Toe-Dipping or Cannonball: Which Investing Approach Is Better?Submitted by Bernhardt Wealth Management on January 13th, 2020
Every kid knows that when you’re jumping into a pool full of cool water, there’s only one way to do it: “Cannonball!” You grab a deep breath, take a flying leap, and hit the water all at once. Though some insist on the incremental approach—first one foot, then the other, then gradually wading into deeper water—at some point you’ve got to be “all in” if you plan to swim.
Dollar-cost averaging, the investing equivalent of the “getting your feet wet” gradual approach, gets a lot of notice in the consumer press. Mutual fund marketing departments have also touted this approach for years in their efforts to sign investors up for monthly, payroll-deducted subscriptions, whether for the company 401(k) plan or some other program involving smaller investments at regular intervals.
The theory makes sense, on its surface: instead of putting a lump sum of cash to work in the investment markets all at once, you spread out your investing over a period of weeks or months. That way, if the market goes down while you’re investing, your next scheduled investment will be buying stocks at a bargain. But does the evidence support the theory? Is dollar-cost averaging really superior to lump-sum investing—the “cannonball” approach—in terms of investment performance?
A study by the Vanguard Group suggests that lump-sum investing may actually offer superior performance. In the study, which looked at rolling 10-year periods in the U.S. market (1926‒2011), the UK market (1976‒2011) and the Australian market (1984‒2011), lump-sum investing generated a higher total return than dollar-cost averaging 67 percent of the time. Given the fact that historically, stocks tend to go up more often than they go down, this makes sense. Another study by the Seeking Alpha organization, noted that over the last 27 years, a 12-month, lump-sum annual investment in the S&P 500 provided an average return of 8.77%, while using dollar-cost averaging over the same period would have returned only 4.77%.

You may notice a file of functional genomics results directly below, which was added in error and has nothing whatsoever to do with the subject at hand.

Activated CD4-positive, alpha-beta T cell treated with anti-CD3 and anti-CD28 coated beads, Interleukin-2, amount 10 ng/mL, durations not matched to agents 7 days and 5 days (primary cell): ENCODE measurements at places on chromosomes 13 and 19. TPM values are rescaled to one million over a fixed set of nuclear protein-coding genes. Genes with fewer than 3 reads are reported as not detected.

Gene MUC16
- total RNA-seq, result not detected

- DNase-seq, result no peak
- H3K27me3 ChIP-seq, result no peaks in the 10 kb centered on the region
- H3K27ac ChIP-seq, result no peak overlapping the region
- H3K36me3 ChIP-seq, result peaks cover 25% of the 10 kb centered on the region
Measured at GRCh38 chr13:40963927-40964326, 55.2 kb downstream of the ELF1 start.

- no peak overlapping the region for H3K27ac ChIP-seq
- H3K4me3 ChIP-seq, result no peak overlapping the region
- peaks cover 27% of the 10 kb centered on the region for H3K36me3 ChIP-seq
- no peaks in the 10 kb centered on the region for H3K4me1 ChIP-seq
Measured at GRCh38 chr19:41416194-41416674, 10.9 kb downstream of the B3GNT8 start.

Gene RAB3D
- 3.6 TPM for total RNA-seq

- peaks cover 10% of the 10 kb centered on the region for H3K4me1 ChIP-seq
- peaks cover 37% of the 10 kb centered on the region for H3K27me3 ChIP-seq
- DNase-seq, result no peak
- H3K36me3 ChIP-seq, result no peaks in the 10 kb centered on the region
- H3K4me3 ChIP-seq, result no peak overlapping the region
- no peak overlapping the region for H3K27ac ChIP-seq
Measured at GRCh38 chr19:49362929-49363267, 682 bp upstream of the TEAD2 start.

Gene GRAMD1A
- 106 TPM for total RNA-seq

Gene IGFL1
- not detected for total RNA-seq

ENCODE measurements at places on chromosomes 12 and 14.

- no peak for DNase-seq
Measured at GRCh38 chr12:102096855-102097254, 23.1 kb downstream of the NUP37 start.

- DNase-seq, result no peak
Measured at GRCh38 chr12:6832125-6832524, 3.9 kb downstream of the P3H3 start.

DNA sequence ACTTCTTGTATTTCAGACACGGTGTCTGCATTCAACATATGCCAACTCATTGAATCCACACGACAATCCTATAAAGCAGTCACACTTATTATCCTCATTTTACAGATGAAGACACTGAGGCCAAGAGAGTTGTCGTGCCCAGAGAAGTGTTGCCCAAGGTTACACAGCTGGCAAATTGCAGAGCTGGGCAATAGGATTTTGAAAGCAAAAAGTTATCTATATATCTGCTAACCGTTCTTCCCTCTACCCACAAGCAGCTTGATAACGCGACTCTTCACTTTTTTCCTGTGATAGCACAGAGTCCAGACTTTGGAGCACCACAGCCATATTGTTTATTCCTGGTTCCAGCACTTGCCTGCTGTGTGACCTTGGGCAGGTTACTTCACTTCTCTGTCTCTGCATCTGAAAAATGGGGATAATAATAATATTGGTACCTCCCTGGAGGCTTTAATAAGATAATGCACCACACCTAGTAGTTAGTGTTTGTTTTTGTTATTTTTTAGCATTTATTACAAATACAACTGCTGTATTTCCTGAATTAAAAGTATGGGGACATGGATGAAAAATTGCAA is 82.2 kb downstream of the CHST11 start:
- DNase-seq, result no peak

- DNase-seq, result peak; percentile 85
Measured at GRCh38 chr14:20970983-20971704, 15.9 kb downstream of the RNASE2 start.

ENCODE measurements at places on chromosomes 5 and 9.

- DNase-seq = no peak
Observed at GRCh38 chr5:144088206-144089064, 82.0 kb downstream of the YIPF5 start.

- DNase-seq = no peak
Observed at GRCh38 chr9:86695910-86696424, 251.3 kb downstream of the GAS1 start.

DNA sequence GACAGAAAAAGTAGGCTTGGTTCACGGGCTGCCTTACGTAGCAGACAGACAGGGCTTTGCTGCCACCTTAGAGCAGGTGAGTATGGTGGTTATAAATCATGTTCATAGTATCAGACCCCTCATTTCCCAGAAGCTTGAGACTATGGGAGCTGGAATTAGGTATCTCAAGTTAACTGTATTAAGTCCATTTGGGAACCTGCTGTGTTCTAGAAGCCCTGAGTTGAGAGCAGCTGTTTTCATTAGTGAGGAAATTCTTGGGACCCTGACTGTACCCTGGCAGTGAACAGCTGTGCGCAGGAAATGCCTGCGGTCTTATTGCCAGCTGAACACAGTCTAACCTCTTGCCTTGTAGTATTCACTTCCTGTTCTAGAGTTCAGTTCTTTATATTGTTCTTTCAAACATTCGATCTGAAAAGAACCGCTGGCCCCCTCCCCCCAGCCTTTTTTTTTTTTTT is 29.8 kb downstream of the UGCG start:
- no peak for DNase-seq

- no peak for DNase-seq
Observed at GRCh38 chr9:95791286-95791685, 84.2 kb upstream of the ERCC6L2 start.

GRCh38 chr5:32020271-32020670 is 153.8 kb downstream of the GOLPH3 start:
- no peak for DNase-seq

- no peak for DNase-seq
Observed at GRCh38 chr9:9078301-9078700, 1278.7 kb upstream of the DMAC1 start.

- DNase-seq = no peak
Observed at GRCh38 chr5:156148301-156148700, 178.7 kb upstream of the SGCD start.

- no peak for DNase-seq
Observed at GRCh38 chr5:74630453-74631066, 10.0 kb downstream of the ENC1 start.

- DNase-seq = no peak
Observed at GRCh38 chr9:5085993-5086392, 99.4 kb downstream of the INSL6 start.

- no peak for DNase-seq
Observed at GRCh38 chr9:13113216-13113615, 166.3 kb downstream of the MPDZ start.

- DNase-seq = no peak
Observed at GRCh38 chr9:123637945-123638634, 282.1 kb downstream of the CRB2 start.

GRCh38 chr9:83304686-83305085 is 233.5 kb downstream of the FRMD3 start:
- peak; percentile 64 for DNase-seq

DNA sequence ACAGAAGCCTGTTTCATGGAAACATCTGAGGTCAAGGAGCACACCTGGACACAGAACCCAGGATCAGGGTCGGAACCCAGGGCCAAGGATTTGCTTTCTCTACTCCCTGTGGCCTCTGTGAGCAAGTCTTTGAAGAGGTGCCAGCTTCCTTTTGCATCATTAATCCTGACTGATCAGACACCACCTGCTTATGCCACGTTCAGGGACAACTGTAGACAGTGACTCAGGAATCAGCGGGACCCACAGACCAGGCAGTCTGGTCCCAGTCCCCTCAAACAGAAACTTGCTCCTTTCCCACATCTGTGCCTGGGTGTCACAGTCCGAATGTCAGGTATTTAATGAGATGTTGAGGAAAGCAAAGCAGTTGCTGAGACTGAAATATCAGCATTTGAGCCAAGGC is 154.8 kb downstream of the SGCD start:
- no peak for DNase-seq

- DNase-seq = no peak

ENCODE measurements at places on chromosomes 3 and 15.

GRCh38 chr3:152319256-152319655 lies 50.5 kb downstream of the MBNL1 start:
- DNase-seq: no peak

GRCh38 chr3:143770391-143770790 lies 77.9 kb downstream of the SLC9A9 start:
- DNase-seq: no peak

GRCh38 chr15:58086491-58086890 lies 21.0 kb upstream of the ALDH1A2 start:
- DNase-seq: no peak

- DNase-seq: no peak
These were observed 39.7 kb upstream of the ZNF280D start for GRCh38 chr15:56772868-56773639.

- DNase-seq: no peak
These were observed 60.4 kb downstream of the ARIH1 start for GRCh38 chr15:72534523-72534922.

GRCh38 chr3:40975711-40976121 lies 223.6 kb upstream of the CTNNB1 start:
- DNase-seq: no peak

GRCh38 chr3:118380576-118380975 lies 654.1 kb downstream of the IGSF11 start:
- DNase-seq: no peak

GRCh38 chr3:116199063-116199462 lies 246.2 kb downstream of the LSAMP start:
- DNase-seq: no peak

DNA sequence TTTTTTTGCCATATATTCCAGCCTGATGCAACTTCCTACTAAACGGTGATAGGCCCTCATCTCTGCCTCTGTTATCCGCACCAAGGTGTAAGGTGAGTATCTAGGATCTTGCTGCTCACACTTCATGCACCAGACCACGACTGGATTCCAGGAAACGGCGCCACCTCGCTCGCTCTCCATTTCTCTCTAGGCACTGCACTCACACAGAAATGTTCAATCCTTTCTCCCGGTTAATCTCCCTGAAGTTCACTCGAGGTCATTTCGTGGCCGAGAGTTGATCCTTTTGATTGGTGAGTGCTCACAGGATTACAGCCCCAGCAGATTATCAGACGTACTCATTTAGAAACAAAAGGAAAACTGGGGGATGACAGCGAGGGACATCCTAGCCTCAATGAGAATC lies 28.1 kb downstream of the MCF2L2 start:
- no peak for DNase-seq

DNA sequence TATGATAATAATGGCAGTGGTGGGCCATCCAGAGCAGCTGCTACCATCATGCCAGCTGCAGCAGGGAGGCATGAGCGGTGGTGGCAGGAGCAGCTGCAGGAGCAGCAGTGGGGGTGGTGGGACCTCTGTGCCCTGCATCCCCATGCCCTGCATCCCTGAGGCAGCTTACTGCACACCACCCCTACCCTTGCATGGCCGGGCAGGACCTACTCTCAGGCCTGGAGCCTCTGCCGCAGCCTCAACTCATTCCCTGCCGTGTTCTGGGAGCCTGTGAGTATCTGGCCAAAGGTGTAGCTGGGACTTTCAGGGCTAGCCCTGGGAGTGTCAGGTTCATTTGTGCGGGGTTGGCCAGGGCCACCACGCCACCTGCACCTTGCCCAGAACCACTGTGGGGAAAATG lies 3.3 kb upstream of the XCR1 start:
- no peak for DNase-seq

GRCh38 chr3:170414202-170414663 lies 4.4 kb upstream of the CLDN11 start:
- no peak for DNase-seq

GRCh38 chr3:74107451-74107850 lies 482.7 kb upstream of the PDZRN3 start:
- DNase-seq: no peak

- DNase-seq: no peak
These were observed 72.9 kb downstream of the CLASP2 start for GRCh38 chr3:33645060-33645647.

Certainly, any type of systematic investment program is better than perennially sitting on the sidelines, waiting for the perfect moment to get into the game. Investments purchased gradually over time are far superior to no investments at all. But for those who have lump sums available for investment, either on a single occasion or at recurring intervals such as annually, it may make more sense to go “all in” rather than using the gradual approach as a hedge against unexpected market movements. As we have said consistently for years, no one can predict market movements over any particular period. Rather than trying to control factors that are beyond anyone’s control with techniques such as dollar-cost averaging, it may improve overall portfolio performance to simply allocate the lump sum according to the investor’s asset allocation and rebalancing strategy. When executed according to a pre-determined strategy, the “cannonball” entry may actually be the prudent approach.
If you have questions about dollar-cost averaging, asset allocation, long-term investment strategy, or any other financial topic, we would deeply appreciate the opportunity to help you find the answers you need.